Xanga (ZANG-uh) is an Internet Web host that provides its users (community) with access to their own online diaries and journals (often called blogs). A person who belongs to the Xanga community is called a “Xangan”. If someone has a Web blog on Xanga, they are being referred to as “having a Xanga.” Xanga services are most popular with youth and young adults. Along with its popularity among younger people, Xanga has been mentioned in major news publications worldwide as many law enforcement agencies believe that many of the 91 percent of some 40 million users aged 13 to 29 are revealing too much personal information about themselves on Xanga journals.
A deductive rule-based query language currently under development by the I4 working group. Xcerpt is for querying XML, RDF and similar data formats. Xcerpt is well-suited for Semantic Web applications and is designed largely for software developers and researchers.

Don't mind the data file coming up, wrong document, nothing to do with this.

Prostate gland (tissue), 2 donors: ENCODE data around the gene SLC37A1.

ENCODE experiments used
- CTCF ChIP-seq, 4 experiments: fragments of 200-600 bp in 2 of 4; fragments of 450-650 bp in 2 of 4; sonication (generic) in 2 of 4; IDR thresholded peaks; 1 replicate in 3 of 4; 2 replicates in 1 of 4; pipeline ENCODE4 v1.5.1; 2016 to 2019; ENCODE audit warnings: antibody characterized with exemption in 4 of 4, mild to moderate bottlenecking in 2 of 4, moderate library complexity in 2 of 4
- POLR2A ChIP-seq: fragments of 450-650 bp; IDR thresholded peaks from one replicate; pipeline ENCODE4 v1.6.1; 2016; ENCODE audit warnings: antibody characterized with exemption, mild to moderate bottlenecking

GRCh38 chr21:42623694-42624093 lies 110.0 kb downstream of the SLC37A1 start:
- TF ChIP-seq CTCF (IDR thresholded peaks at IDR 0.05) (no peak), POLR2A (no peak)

Xen is a virtual machine monitor (VMM) for x86-compatible computers. Xen can securely execute multiple virtual machines, each running its own OS, on a single physical system with close-to-native performance. Xen is open source, and is released under terms of the GNU General Public License.
A version of UNIX that runs on PCs. Xenix was developed by Microsoft Corporation and is compatible with AT&T’s System V definition.
A line of Pentium II chipsets from Intel introduced in 1998. Unlike previous Pentium II chips, which used a Slot 1 form factor, Xeon chips use Slot 2. This allows for faster data transfers between the CPU and L2 cache. Xeon chip speeds start at 400 MHz.
Best known for its copier machines, Xerox Corporation has also had a profound influence on the computer industry. During the 70s and 80s, its Palo Alto Research Center conducted pioneering work on user interfaces. Many of their inventions, such as the mouse and the graphical user interface (GUI), have since become commonplace. Xerox continues to […]